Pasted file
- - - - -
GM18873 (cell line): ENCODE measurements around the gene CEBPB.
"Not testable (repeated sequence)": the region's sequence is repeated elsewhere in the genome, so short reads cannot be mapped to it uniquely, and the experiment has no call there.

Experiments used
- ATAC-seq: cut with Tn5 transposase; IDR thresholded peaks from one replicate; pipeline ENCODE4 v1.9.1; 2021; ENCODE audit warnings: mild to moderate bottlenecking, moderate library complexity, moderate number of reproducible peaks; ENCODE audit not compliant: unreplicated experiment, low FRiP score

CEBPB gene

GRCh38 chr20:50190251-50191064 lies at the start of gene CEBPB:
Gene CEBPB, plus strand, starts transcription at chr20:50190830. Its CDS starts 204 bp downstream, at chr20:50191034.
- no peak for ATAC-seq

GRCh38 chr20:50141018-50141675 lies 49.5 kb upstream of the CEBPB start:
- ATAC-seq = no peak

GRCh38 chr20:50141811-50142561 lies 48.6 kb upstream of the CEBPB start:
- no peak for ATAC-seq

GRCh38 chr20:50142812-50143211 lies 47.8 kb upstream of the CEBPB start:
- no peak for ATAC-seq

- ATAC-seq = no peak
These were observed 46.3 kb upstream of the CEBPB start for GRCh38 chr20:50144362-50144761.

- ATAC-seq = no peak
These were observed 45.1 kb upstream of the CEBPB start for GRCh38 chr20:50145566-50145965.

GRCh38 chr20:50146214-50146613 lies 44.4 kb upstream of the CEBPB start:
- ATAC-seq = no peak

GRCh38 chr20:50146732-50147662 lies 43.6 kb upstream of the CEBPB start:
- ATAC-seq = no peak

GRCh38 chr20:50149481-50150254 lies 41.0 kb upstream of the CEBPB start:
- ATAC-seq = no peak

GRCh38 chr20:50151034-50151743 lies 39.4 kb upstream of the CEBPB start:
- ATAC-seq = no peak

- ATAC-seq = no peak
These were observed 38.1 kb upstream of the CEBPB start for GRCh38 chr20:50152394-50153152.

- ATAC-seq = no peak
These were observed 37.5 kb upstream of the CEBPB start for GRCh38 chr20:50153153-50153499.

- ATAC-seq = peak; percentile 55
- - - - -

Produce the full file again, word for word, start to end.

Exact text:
GM18873 (cell line): ENCODE measurements around the gene CEBPB.
"Not testable (repeated sequence)": the region's sequence is repeated elsewhere in the genome, so short reads cannot be mapped to it uniquely, and the experiment has no call there.

Experiments used
- ATAC-seq: cut with Tn5 transposase; IDR thresholded peaks from one replicate; pipeline ENCODE4 v1.9.1; 2021; ENCODE audit warnings: mild to moderate bottlenecking, moderate library complexity, moderate number of reproducible peaks; ENCODE audit not compliant: unreplicated experiment, low FRiP score

CEBPB gene

GRCh38 chr20:50190251-50191064 lies at the start of gene CEBPB:
Gene CEBPB, plus strand, starts transcription at chr20:50190830. Its CDS starts 204 bp downstream, at chr20:50191034.
- no peak for ATAC-seq

GRCh38 chr20:50141018-50141675 lies 49.5 kb upstream of the CEBPB start:
- ATAC-seq = no peak

GRCh38 chr20:50141811-50142561 lies 48.6 kb upstream of the CEBPB start:
- no peak for ATAC-seq

GRCh38 chr20:50142812-50143211 lies 47.8 kb upstream of the CEBPB start:
- no peak for ATAC-seq

- ATAC-seq = no peak
These were observed 46.3 kb upstream of the CEBPB start for GRCh38 chr20:50144362-50144761.

- ATAC-seq = no peak
These were observed 45.1 kb upstream of the CEBPB start for GRCh38 chr20:50145566-50145965.

GRCh38 chr20:50146214-50146613 lies 44.4 kb upstream of the CEBPB start:
- ATAC-seq = no peak

GRCh38 chr20:50146732-50147662 lies 43.6 kb upstream of the CEBPB start:
- ATAC-seq = no peak

GRCh38 chr20:50149481-50150254 lies 41.0 kb upstream of the CEBPB start:
- ATAC-seq = no peak

GRCh38 chr20:50151034-50151743 lies 39.4 kb upstream of the CEBPB start:
- ATAC-seq = no peak

- ATAC-seq = no peak
These were observed 38.1 kb upstream of the CEBPB start for GRCh38 chr20:50152394-50153152.

- ATAC-seq = no peak
These were observed 37.5 kb upstream of the CEBPB start for GRCh38 chr20:50153153-50153499.

- ATAC-seq = peak; percentile 55